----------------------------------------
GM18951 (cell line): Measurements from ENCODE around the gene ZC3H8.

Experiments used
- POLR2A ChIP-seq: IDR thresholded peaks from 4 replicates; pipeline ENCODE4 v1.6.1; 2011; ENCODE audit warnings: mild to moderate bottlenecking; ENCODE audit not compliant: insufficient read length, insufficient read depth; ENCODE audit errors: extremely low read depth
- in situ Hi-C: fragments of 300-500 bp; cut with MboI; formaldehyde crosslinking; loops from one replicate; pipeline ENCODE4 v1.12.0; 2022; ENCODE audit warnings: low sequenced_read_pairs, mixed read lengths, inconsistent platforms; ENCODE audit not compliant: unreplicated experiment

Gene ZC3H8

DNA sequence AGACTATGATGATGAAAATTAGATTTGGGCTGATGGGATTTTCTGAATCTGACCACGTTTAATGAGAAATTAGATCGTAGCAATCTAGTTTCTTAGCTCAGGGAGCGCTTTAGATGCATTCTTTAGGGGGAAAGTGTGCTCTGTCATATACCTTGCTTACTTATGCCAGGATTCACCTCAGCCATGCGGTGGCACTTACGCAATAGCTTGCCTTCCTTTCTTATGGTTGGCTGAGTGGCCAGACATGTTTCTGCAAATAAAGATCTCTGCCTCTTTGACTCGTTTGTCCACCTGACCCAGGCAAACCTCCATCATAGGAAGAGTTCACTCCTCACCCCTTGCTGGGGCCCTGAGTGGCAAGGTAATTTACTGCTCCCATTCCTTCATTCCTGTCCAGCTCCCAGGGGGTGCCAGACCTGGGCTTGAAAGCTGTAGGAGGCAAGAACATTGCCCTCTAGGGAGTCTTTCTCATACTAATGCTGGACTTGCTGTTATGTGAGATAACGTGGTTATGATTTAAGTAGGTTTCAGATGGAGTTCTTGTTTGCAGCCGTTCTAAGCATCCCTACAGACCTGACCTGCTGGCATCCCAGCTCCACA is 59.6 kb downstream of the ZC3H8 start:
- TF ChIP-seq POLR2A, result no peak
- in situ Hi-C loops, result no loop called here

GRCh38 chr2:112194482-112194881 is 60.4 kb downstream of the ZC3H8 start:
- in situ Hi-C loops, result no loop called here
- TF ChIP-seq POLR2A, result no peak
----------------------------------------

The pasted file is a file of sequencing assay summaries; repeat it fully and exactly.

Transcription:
GM18951 (cell line): Measurements from ENCODE around the gene ZC3H8.

Experiments used
- POLR2A ChIP-seq: IDR thresholded peaks from 4 replicates; pipeline ENCODE4 v1.6.1; 2011; ENCODE audit warnings: mild to moderate bottlenecking; ENCODE audit not compliant: insufficient read length, insufficient read depth; ENCODE audit errors: extremely low read depth
- in situ Hi-C: fragments of 300-500 bp; cut with MboI; formaldehyde crosslinking; loops from one replicate; pipeline ENCODE4 v1.12.0; 2022; ENCODE audit warnings: low sequenced_read_pairs, mixed read lengths, inconsistent platforms; ENCODE audit not compliant: unreplicated experiment

Gene ZC3H8

DNA sequence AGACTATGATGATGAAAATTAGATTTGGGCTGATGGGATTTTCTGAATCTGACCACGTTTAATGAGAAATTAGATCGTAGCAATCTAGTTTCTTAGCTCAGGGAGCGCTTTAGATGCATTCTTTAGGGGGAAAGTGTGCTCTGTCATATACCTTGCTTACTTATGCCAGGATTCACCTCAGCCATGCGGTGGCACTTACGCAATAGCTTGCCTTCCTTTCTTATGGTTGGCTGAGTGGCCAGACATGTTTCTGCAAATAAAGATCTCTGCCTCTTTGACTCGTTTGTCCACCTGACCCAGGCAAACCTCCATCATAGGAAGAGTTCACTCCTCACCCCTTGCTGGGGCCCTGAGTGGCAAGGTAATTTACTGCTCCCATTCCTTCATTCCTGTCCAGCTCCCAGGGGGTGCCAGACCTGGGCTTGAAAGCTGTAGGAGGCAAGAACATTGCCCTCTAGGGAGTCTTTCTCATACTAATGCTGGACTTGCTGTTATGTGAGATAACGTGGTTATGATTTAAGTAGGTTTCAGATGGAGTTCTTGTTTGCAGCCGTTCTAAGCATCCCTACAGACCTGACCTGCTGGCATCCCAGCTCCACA is 59.6 kb downstream of the ZC3H8 start:
- TF ChIP-seq POLR2A, result no peak
- in situ Hi-C loops, result no loop called here

GRCh38 chr2:112194482-112194881 is 60.4 kb downstream of the ZC3H8 start:
- in situ Hi-C loops, result no loop called here
- TF ChIP-seq POLR2A, result no peak